We have no doubt therefore that the courts below misdirected themselves in thinking that the plaintiffs had asked for any relief as against defendants 12 to 17.

It was stated before us that the Muchhala trust was outside the jurisdiction of the Trial Court and' that even if any relief had been asked for against defendants 12 to 17 the Trial Court would not have been competent in law to give such relief. It is unnecessary for us to consider that aspect of the matter as it is abundantly clear that the plaintiffs did not ask for any relief against defendants 12 to 17 and for that reason alone the courts below acted illegally in passing any decree as against those defendants.

In the two appeals filed respectively by the plaintiffs and defendants 12, and 14 to 17 the appellants are represented by the learned Solicitor-General and it is conceded by him for the plaintiffs that the plaint did not claim any relief against defts. 12 to 17.

The appeal No. 406 of 1960 which is by the original defendants 12 & 14 to 17 must therefore be allowed.

The appeal which has been numbered as 407 of 1960 is by the four plaintiffs. The first contention raised on their behalf by the learned Solicitor- Genera) is that the original trustees of the Burhanpur trust had no power in law to divest themselves of the property vested in them by the trust deed or to vest these properties in any society or its governing body, even though the society or the governing body might include some or all of the old trustees. In the present case it was contended in the plaint and urged before us on behalf of the appellants that the evidence would show that all the old trustees had not joined in the act of 634 formation of the Hakimia Society and transferring the property vested in them to the society or its members.

Assuming, however, for the purpose of the present question that what was done should be deemed in law to be the act. of the entire old body of the trustees, even so, the learned Counsel argues, the act had no legal validity and did not produce in law the consequence of constituting the Hakimia Society or its members trustees in place of the old trustees. In our judgment, this contention must succeed.

There cannot, in our opinion, be any doubt about the correctness of the legal position that trustees cannot transfer their duties, functions and powers to some other body of men and create them trustees in their own place unless this is clearly permitted by the trust deed, or agreed to by the entire body of beneficiaries. A person who is appointed a trustee is not bound to accept the trust, but having once entered upon the trust he cannot renounce the duties and liabilities except with the permission of the Court or with the consent of the beneficiaries or by the authority of the trust deed itself. Nor can a trustee delegate his office or any of his functions except in some specified cases, The rules against renunciation of the trust by a trustee and against delegation of his functions by a trustee are embodied, in respect of trusts to which the Indian Trusts Act applies, in sa. 46 and 47 of that Act.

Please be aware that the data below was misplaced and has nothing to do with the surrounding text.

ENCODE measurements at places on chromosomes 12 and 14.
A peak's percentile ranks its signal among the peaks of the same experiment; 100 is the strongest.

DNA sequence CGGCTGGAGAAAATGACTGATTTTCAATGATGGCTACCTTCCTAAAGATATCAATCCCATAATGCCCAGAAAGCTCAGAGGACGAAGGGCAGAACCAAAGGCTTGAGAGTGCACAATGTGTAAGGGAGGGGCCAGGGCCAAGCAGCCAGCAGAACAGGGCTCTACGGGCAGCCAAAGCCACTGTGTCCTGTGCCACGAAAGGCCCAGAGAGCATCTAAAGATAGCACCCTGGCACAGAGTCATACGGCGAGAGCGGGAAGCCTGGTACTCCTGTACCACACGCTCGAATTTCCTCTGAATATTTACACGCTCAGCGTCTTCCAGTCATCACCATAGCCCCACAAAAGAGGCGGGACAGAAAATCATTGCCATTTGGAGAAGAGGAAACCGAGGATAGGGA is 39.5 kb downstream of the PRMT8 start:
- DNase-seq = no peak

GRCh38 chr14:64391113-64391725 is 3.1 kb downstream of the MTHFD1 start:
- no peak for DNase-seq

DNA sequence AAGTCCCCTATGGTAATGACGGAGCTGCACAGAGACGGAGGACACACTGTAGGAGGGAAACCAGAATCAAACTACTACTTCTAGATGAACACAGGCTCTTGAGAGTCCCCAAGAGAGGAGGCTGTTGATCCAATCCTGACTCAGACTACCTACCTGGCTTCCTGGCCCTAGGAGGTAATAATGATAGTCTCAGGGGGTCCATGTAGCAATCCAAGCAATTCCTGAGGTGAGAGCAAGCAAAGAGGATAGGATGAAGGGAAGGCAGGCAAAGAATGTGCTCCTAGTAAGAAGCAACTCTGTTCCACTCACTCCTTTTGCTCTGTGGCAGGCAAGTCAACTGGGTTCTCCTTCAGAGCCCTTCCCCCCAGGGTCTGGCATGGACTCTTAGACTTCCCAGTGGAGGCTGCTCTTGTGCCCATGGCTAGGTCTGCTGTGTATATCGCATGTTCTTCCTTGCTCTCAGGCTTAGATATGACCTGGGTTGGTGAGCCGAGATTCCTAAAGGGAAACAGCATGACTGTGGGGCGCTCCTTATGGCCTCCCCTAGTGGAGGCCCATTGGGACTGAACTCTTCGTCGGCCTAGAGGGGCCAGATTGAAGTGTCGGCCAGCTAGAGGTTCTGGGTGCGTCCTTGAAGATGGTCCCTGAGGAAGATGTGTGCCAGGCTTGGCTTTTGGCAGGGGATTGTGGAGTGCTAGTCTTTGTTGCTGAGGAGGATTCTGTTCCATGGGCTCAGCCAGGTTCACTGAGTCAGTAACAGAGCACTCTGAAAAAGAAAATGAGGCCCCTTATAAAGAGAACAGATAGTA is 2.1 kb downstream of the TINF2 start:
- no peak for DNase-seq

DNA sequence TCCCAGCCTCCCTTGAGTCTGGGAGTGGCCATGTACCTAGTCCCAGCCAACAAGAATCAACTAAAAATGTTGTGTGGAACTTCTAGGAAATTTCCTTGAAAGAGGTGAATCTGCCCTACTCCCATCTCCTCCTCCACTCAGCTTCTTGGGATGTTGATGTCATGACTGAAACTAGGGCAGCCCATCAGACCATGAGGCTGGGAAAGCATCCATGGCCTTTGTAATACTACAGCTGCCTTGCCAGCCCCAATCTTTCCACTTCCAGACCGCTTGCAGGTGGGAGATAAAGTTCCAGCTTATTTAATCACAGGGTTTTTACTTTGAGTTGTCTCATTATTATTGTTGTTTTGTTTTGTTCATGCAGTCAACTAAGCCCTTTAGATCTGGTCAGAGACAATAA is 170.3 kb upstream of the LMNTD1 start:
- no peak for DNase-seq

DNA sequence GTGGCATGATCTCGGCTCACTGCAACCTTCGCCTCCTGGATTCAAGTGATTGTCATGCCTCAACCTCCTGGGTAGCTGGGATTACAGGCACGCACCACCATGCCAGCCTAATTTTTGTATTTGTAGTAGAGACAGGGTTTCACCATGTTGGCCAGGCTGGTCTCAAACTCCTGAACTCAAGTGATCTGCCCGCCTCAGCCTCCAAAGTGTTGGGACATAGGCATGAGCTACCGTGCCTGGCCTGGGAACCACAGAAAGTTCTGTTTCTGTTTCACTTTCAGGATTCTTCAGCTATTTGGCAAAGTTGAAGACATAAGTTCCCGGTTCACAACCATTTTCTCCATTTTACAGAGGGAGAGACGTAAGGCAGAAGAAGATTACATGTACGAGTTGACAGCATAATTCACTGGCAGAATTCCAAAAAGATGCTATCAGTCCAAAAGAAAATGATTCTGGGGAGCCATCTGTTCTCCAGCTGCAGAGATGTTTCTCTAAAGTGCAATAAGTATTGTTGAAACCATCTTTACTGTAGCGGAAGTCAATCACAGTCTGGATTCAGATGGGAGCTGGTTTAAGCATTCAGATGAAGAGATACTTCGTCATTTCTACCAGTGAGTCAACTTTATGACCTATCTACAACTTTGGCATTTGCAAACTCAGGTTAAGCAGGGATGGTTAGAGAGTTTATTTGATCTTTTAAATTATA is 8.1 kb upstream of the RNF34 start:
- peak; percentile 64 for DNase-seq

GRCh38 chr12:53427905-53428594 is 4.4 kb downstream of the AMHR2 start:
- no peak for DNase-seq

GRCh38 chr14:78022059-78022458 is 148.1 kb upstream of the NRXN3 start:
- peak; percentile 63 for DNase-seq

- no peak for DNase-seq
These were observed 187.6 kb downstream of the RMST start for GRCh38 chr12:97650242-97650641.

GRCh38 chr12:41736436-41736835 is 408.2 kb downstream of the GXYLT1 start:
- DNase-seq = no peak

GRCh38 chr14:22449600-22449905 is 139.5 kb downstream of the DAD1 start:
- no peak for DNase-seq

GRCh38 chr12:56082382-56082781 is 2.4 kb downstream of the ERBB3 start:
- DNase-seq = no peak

These sections run thus "46, A trustee who has accepted the trust can- not afterwards response it except (a) with the permission of a principal Civil Court of Original Jurisdiction, or(b) if the beneficiary is competent to contract, with his consent, or (c) by virtue of a special power in the instrument of trust.

47. A trustee cannot delegate his office or- any of his duties either to a co-trustee or to a stranger, unless (a) the instrument of trust so provides, or(b) the delegation is in the regular course of business, or (c) the delegation is necessary, or (d) the beneficiary, being competent to contract, consents to the delegation." It is true that s. I of the Indian Trusts Act makes provisions of the Act inapplicable to public or private religious or charitable endowments; and so, these sections may not in terms apply to the trust now in question. These sections however embody nothing more or less than the principles which have been applied to all trusts in all countries. The principle of the rule against delegation with which we are concerned in the present case, is clear; a fiduciary relationship having been created, it is against the interests of society in general that such relationship should be allowed to be terminated unilaterally. That is why the law does not permit delegation by a trustee of his functions, except in cases of necessity or with the consent of the beneficiary or the authority of the trust deed itself; apart from delegation "in the regular course of business", that is, all such functions which a prudent man of business would ordinarily delegate in connection with his own affairs.

What we have got in the present case is not delegation of some functions only, but delegation of all functions and of all powers and is nothing short of abdication in favour of a new body of men. Necessarily there is also the attempt by the old trustees to divest themselves of all properties vested in them by the settler and vesting them in another body of persons. We know of no principle of law and of no authority which permits such abdication of trust in favour of another body of persons.

636 In the deed itself there is nothing which contemplates or allows such an abdication and the substitution of the old trustees by a new body of trustees. It is necessary in this connection to consider the terms of cl.5 of the trust deed, That clause is in these words:- "5. All the aforesaid trustees 3hall be entitled to govern, manage and administer the affairs of the school above. These trustees shall have the power of framing rules and regulations from time to time for the benefit and the efficient running of the school, and they shall have the power to appoint new trustees from time to time in accordance with the rules and regulations on behalf hereof.